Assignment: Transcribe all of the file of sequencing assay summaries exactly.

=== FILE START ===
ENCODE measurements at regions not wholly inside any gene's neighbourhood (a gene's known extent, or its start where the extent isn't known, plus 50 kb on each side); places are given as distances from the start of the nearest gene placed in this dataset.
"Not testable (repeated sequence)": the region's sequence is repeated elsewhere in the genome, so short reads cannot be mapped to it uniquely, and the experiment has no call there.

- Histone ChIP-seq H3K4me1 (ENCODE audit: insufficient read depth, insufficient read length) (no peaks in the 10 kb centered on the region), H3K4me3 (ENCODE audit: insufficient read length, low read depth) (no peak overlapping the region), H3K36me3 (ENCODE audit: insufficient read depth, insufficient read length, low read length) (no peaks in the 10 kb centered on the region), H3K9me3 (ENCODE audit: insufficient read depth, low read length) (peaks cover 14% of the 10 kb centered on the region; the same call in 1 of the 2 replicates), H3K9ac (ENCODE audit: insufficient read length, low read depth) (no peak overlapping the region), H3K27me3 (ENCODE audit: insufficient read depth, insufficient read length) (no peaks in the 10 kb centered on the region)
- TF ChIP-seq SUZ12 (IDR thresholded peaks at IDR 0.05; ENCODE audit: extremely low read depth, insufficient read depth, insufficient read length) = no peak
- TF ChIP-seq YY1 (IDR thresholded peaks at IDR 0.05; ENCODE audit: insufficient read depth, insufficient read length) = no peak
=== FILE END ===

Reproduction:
ENCODE measurements at regions not wholly inside any gene's neighbourhood (a gene's known extent, or its start where the extent isn't known, plus 50 kb on each side); places are given as distances from the start of the nearest gene placed in this dataset.
"Not testable (repeated sequence)": the region's sequence is repeated elsewhere in the genome, so short reads cannot be mapped to it uniquely, and the experiment has no call there.

- Histone ChIP-seq H3K4me1 (ENCODE audit: insufficient read depth, insufficient read length) (no peaks in the 10 kb centered on the region), H3K4me3 (ENCODE audit: insufficient read length, low read depth) (no peak overlapping the region), H3K36me3 (ENCODE audit: insufficient read depth, insufficient read length, low read length) (no peaks in the 10 kb centered on the region), H3K9me3 (ENCODE audit: insufficient read depth, low read length) (peaks cover 14% of the 10 kb centered on the region; the same call in 1 of the 2 replicates), H3K9ac (ENCODE audit: insufficient read length, low read depth) (no peak overlapping the region), H3K27me3 (ENCODE audit: insufficient read depth, insufficient read length) (no peaks in the 10 kb centered on the region)
- TF ChIP-seq SUZ12 (IDR thresholded peaks at IDR 0.05; ENCODE audit: extremely low read depth, insufficient read depth, insufficient read length) = no peak
- TF ChIP-seq YY1 (IDR thresholded peaks at IDR 0.05; ENCODE audit: insufficient read depth, insufficient read length) = no peak